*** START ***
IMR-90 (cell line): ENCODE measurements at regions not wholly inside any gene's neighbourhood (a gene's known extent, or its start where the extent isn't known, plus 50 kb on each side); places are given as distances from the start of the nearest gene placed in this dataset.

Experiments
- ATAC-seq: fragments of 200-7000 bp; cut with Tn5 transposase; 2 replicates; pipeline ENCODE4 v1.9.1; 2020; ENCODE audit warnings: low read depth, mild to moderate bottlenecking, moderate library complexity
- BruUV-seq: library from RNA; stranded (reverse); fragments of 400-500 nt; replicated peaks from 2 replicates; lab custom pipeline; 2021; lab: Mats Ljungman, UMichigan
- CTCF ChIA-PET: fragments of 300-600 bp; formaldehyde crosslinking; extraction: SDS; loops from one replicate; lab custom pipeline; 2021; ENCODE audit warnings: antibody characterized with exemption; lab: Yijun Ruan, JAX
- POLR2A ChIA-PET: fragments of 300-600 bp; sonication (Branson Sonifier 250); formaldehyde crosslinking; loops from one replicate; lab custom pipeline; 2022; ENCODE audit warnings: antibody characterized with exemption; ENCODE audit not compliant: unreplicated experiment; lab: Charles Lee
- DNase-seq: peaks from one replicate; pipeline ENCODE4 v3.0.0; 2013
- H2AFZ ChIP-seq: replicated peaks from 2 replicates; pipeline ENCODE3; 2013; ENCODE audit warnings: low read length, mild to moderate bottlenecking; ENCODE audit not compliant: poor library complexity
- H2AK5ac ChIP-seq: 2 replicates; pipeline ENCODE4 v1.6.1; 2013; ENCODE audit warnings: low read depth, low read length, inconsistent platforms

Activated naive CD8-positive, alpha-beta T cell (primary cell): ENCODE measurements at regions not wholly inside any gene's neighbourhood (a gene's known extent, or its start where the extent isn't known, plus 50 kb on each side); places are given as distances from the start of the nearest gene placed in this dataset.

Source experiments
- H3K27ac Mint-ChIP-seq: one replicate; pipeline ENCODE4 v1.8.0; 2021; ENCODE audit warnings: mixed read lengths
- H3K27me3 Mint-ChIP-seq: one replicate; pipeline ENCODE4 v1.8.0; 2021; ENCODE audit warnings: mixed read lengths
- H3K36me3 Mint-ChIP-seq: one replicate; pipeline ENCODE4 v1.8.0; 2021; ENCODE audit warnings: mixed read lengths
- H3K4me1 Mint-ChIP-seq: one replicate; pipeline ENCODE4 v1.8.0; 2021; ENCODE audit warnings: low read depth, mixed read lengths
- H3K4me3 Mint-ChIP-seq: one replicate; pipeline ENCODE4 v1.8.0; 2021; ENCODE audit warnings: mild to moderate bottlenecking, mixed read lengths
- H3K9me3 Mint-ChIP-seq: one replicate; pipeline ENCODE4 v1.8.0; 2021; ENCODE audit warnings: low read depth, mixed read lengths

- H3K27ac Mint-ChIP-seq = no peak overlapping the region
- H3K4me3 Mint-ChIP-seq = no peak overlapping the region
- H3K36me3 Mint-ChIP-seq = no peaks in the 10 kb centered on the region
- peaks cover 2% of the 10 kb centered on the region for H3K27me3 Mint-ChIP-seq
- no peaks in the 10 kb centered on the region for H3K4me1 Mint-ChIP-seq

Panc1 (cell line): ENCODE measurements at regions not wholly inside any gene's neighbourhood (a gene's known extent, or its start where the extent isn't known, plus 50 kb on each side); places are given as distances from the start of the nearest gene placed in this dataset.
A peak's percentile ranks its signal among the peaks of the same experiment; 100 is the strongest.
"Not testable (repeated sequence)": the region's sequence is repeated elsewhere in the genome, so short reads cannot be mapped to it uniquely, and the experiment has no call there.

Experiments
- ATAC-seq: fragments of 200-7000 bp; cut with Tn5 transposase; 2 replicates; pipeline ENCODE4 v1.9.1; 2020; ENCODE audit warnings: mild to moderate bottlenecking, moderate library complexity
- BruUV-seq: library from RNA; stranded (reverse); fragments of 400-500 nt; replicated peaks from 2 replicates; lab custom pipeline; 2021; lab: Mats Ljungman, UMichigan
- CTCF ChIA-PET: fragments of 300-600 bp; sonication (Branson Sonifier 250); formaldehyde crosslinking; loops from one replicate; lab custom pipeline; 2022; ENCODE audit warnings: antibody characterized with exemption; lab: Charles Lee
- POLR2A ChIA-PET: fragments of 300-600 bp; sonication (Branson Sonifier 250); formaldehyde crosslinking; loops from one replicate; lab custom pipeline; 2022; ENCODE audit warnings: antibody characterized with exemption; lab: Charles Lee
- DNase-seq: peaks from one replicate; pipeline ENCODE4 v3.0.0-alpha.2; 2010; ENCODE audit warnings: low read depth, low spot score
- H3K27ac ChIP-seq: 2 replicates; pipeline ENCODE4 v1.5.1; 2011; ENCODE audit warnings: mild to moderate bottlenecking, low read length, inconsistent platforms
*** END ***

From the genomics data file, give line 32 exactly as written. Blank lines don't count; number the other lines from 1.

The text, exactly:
- H3K27ac ChIP-seq: 2 replicates; pipeline ENCODE4 v1.5.1; 2011; ENCODE audit warnings: mild to moderate bottlenecking, low read length, inconsistent platforms